The Cuban dancer Carlos Acost speaks about performing with the UK's Royal Ballet on its first visit to his home country.
Life in motion
The Cuban dancer Carlos Acosta speaks to Richard Holledge about growing up in Havana, performing with the UK's Royal Ballet and the dance company's first visit to his home country When Carlos Acosta dances, he takes off on an arc of muscular perfection that reaches for the heavens. He's sublime. But pensions ... they can bring a man down to earth. "I'm a freelancer," says the Cuban superstar. "I don't have a pension. I may be a guest artist here or there but I am still freelance, so property has to be my pension. I like owning properties because they help to make the money grow even with this global financial catastrophe."
Maybe it is something to do with his tough childhood in Havana, for he has built a portfolio of properties in his homeland and in London. It is as if he is protecting himself against the lonely insecurity of his early years, when his truck driver father, determined that his son should escape the drudgery and dangers of urban life, sent him packing at the age of 16 to the New Theatre Company in Turin, Italy.
Acosta spent an itinerant decade performing with the English National Ballet in London, the Houston Ballet in the US and, in 1998, the UK's Royal Ballet. Last month, he brought the Royal Ballet to his homeland for a week-long tour, the first visit to Cuba by a major dance company in 30 years. "Houston was all right but I would not live there now," says Acosta, now 36. "I was very young, just 20, but the dancing was what mattered. I grew there as a person and a dancer but I was longing for a home. At times I have hated the desolate life ballet gave me."
Perhaps it is no surprise that the ballet he created, Tocororo: A Cuban Tale, is about a young boy who leaves his family and home in the countryside to find a new life in a city. But the fame he has fought and suffered for has its compensations. Acosta now shares a house in Havana with his father and family, and owns a glamorous beach house 20 minutes from the city. His eyes light up when he talks about it.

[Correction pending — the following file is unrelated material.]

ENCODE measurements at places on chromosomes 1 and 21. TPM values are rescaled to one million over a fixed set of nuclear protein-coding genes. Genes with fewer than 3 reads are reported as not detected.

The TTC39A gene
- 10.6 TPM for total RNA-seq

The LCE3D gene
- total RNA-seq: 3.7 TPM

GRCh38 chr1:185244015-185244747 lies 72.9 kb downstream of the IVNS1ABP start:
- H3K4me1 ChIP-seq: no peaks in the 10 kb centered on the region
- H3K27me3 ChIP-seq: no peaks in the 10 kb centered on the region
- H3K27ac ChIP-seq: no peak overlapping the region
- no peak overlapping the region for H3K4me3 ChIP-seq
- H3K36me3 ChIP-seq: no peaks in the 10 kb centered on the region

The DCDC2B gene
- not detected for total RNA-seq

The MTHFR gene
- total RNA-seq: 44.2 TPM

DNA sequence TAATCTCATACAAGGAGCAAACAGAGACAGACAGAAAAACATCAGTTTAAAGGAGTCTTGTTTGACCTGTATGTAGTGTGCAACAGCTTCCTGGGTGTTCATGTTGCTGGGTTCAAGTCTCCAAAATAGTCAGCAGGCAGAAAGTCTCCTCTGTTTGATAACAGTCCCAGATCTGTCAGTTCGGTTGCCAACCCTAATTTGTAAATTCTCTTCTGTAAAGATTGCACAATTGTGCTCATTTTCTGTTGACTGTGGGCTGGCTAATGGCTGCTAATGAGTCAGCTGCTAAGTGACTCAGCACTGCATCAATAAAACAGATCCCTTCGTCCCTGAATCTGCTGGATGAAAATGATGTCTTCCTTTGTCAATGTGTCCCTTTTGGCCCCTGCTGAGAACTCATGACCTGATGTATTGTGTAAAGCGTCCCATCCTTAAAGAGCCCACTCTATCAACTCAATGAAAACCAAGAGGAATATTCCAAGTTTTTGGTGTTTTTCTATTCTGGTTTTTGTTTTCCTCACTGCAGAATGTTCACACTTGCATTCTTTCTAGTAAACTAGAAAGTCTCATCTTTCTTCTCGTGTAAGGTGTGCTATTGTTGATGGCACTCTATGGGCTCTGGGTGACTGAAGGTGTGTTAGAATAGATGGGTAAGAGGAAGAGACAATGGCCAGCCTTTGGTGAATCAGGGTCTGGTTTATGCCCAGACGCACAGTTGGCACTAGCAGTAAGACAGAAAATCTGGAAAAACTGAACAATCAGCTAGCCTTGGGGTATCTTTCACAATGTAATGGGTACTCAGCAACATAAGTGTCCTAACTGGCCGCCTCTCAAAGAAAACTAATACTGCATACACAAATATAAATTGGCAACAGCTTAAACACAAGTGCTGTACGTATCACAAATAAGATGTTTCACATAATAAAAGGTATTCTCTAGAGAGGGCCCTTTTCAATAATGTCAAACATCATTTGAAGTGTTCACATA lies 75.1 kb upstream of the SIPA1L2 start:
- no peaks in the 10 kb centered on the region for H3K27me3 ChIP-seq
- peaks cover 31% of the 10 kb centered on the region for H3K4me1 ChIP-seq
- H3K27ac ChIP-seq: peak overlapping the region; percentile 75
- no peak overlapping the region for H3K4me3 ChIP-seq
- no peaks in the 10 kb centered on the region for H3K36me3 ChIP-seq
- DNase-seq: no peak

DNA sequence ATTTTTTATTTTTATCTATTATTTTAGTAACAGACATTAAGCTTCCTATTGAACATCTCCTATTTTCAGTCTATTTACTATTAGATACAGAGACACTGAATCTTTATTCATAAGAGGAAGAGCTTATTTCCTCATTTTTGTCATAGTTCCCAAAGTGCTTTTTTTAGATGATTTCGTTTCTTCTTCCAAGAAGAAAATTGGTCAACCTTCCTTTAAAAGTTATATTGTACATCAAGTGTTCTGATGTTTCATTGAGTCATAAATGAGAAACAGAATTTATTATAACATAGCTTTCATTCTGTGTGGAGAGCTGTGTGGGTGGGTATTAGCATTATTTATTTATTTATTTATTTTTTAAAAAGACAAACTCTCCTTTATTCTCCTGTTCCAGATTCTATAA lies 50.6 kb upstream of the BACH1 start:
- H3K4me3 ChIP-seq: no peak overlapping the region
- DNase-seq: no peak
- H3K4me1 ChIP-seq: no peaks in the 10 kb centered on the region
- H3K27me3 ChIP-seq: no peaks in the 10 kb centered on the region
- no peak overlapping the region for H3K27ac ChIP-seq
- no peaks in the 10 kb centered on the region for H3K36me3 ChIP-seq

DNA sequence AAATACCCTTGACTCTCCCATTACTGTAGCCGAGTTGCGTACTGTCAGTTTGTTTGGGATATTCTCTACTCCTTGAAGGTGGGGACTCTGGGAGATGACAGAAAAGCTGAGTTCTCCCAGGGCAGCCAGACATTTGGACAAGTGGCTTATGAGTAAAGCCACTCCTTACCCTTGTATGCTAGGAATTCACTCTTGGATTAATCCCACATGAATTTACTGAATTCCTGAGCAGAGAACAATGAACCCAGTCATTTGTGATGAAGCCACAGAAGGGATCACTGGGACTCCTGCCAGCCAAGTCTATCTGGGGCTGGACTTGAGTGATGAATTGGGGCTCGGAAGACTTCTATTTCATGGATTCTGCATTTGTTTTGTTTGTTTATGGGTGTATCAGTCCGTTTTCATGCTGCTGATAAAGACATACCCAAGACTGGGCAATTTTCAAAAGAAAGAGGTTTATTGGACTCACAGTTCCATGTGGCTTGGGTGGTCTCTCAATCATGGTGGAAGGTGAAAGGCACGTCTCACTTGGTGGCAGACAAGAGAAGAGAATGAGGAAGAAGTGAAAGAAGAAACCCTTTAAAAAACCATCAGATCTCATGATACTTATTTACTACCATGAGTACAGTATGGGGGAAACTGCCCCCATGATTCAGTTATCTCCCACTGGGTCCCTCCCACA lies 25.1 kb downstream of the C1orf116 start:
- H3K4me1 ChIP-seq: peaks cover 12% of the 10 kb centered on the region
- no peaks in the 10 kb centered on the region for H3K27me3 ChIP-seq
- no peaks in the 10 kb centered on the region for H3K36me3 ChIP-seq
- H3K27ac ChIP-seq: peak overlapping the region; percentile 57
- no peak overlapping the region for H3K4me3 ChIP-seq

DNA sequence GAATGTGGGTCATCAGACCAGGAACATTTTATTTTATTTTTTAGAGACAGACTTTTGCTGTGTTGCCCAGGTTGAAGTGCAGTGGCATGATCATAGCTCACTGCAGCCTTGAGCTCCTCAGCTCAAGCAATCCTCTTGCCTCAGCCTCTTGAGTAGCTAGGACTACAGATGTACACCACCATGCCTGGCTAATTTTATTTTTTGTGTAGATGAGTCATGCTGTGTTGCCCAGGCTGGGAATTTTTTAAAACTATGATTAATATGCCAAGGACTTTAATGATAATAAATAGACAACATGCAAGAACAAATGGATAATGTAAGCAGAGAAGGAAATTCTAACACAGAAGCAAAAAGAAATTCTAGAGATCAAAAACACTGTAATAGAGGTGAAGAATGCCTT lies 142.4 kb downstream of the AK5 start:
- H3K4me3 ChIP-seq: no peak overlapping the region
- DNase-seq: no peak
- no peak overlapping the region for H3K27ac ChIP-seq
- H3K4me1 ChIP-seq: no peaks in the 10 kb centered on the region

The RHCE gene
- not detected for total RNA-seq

"The beach house is in Santa Maria, which is a popular resort with a long, maybe 10-mile, beach. Basically, it was in ruins. There were lots of houses left abandoned when the wealthy fled to the US after the revolution in 1958 and the state didn't know what to do with them. They didn't have the money to rebuild them so they were left to fall down. "I started from scratch. The house had only one door frame. There were piles of tiles and tangles of piping. It had nothing. I expanded it so now it is a really big five-bedroom house, all en suite, with a swimming pool and lots of terraces. It's a big place."
Residents have become used to seeing him drive his 1958 Austin Healey ("I love it, love it") into Havana's old town, where he and his family live in the Los Pinos district where he grew up. "I don't want anyone to exaggerate my life then but it was really humble, really simple. We were living in one room with one bedroom for everyone to share. "I was the last one to be born. My father had left his first wife. My brothers were much older and they were never around. It was just my mother, my father and two of my sisters and me. At some point we were more because my grandmother, my aunt and my cousin came to live with us while they were waiting for their papers to go to Miami. There was one bed, so we had to sleep on a sofa or on the floor. Often, I just squished up with a sister.